Korean Film Nights: In Transit

In a special collaboration with Bertha DocHouse and Birkbeck University, the KCCUK presents a journey into contemporary Korean documentary. Two of the screenings are online (free) and two at the Bertha Dochouse in Brunswick Square.

We’re particularly looking forward to the opportunity of seeing the second instalment of Kim Soyoung’s Exile trilogy, having caught the London premiere of the first instalment at King’s London a few years ago.

Korean Film Nights: In Transit

Korean Film Nights: In Transit

Korean Film Nights: In Transit addresses the continuously transforming public and private spaces of marginalised communities, which take on new meanings through different cultural viewpoints. These four carefully selected titles offer a meditation on spatial politics, exploring how they intersect with various personal narratives. Our programme will take place both at the Bertha DocHouse cinema and online, reflecting the current transient nature of cinema spaces.

Weekends

Dir: Lee Dong-ha (2016, 98mins)
Online for two days from 7:00 pm, Thursday 29 July 2021
Free | Register via Eventbrite

Weekends follows G-voice, the first Korean gay choir, founded in 2003. First-person accounts, video clips, live performances, footage of marches and exhibitions express the experience of being in G-voice.

The film links personal stories with the choir’s arc as the safeguard of a community. G-voice’s passionate struggles against discrimination are expressed through their music, but also through their relationship and professional choices. Weekends transmits a powerful sense of freedom, hope and the transformational powers of solidarity.

Lee Dong-ha’s first documentary feature is an uplifting, witty and honest film about community activism. Winner of the Panorama Audience Award at the Berlin International Film Festival (2016), in the film’s visual space the everyday joyously co-exists with the extraordinary, while the narrative rhythmically oscillates from heartbreak to triumph.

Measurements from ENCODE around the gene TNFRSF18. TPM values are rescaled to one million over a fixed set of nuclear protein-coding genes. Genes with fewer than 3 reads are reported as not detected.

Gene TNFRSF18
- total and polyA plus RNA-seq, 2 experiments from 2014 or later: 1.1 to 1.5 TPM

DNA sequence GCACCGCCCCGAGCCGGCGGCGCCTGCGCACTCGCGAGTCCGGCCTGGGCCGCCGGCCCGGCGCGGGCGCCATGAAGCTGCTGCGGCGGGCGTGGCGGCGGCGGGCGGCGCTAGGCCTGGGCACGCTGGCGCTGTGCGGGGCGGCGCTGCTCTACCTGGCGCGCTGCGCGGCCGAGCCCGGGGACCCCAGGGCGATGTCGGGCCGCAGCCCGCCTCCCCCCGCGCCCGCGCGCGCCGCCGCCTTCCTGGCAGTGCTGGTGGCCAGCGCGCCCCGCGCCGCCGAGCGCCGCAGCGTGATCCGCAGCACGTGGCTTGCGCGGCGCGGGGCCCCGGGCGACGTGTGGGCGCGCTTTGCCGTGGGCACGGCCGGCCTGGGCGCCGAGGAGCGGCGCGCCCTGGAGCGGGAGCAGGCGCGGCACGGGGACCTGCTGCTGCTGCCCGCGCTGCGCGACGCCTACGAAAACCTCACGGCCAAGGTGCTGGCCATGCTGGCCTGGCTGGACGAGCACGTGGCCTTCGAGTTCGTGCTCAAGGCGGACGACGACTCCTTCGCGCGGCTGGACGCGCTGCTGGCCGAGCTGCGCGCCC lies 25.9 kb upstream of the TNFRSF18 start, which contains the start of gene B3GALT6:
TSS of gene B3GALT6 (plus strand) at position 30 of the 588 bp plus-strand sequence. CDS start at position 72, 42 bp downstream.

This online screening is accessible in the UK only, and will be available to watch at any time from 7pm (BST) on Thursday 29th July to 11:59pm (BST) Saturday 31st July. The film will have English language subtitles for all dialogue, but these are not hard-of-hearing subtitles.

The Sea of Itami Jun

Dir: Jung Da-woon (2019, 112mins)
Sunday 1 August 2021, 6pm
Bertha DocHouse Screen | Curzon Bloomsbury | The Brunswick | London WC1N 1AW
£5 | Book here

The Sea of Itami Jun

Carefully constructed as a map of memories, The Sea of Itami Jun profiles Itami Jun, a Japan-born Korean architect. Feeling foreign to both nations, he expresses his sense of displacement through his architectural work, merging Korean tradition with modernism, while sensitive to the nature around him.

With similar diligence and appreciation, director Jung Da-woon combines award-winning photography, architectural drafts and archival footage as she paints Itami Jun’s emotional landscape. His stoic approach to life and internal warmth radiates from the screen, leaving the audience in a state of awe.

Winner of the audience award at Jeju Film Festival 2019, The Sea of Itami Jun follows the life story of an architect who resembles a remote island between Korea and Japan, harmonizing the climate, culture, emotion and formative beauty of the two neighboring countries.

Sound of Nomad (+ recorded Q+A)

Dir Kim So-young (2016, 87mins)
Online for two days from 7:00 pm, Thursday 5 August 2021
Free | Register via Eventbrite

Sound of Nomad

Part of Korean director Kim So-young’s ‘Exiled’ triology, Sound of Nomad tells stories of exile and exclusion. It is an emotional journey that starts in 1937 with the deportation of thousands of the Korean inhabitants of East Russia (the Koryo people) to Kazakhstan.

The film not only looks to the past but is in conversation with the community as they navigate the complex transformative experience of exile in a post national world. Focusing on singers Bang Tamara and Lee Ham-deok, the documentary alternates between archival footage and participatory and reflexive interviews with Koryo communities.

Sound of Nomad established director Kim So-young as one of the most relevant and critically acclaimed contemporary Korean documentary filmmakers, a bold voice exploring an often overlooked but significant part of Korean history.

Accessible in the UK only, available to watch at any time between 7pm (BST) Thursday 5th August and 11:59pm (BST) Saturday 7 August.

Time to Read Poems

Dir: Lee Soojung (2016, 74mins)
Tuesday 10 August 2021, 6:00pm
Bertha DocHouse Screen | Curzon Bloomsbury | The Brunswick | London WC1N 1AW
£5 | Book here

Time to Read Poems

Hana, Sudeok, Taehyung, Jaechun and Hamamu; each tell us their stories, interweaving the personal with the social. Lee Soojung’s cinematic intervention is a collage of their testimonies on creativity, mental health, labour activism and gender politics. Personal narratives blend with Lee Soojung’s recollections of times and places of encounter, translating into poetic intersections. The film is a stunning, complex yet inviting poem of experience.

Time to Read Poems marks Lee Soojung as one of the important female directors in recent Korean cinema. Her nomadic look at urban landscapes combined with sensitive yet deeply evocative portraiture makes for a thought-provoking exploration of choices, dreams and existence.

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